Propane liquid, in a tank, expands and contracts with temperature. Tanks are generally not filled to more than 80% of the liquid capacity. This is to permit room for expansion. An overly filled tank moved to a very hot environment could burst because liquids don't compress. A properly fully-filled tank should be safe at 45 degrees C. The safety increases as the fuel is used up. Your red-yellow-green pressure gauge may be intended to display acceptable fuel pressure for the pressure regulator. As the pressure increases the propane output may exceed the acceptable volume.

I've been a hot air balloon pilot for 38 years so I've gotten very close and personal with propane.
 

Willen

Well-Known Member
Thread starter #15
I've been a hot air balloon pilot for 38 years so I've gotten very close and personal with propane.
Wow! The baloon floats just because of 'hot air'? I think the baloon's material is a hot resistance so it does not melt. What is the temperature inside the baloon while floating?
 

unclejed613

Well-Known Member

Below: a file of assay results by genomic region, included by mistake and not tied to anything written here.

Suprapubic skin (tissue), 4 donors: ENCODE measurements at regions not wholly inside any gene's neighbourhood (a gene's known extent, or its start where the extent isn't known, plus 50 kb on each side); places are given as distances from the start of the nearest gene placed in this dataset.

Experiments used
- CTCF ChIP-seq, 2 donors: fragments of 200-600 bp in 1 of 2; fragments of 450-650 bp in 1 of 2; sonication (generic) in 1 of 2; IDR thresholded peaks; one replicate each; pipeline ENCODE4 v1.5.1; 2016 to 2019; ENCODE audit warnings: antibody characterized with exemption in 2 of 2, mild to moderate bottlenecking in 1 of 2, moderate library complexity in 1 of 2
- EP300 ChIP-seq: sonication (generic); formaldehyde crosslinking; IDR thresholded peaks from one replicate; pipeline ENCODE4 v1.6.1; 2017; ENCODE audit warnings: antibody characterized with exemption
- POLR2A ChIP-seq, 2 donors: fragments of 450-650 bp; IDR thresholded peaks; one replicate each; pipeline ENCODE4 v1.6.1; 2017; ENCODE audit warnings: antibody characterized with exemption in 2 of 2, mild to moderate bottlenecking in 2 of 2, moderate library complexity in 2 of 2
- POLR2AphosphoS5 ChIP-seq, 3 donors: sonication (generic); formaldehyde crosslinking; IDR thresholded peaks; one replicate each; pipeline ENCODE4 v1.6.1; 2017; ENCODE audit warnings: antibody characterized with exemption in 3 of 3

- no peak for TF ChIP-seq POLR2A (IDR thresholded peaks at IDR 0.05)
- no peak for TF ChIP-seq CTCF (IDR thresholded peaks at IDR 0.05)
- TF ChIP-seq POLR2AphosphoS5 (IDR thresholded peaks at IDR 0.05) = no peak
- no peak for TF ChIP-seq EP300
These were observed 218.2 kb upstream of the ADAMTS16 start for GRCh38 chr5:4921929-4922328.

#16
Wow! The baloon floats just because of 'hot air'? I think the baloon's material is a hot resistance so it does not melt. What is the temperature inside the baloon while floating?
it really doesn't take much of a difference in temperature, as long as the difference in density between the inside and outside air provides enough buoyancy to lift the mass of the balloon and it's occupants.
 

JimB

Super Moderator
Most Helpful Member
#17
While I was out cutting the grass this afternoon, a thought occurred to me...

The pressure gauge on Willens LPG cylinder is almost certainly a simple Bourdon tube type of gauge and will be affected by the atmospheric pressure.

The "standard" air pressure at sea level is 1013mb (760mm Hg)
Kathmandu is 1400m above sea level, so the air pressure will be lower.
According to this calculator: http://www.altitude.org/air_pressure.php
The corresponding air pressure in Kathmandu will be 860mb (648mmHg).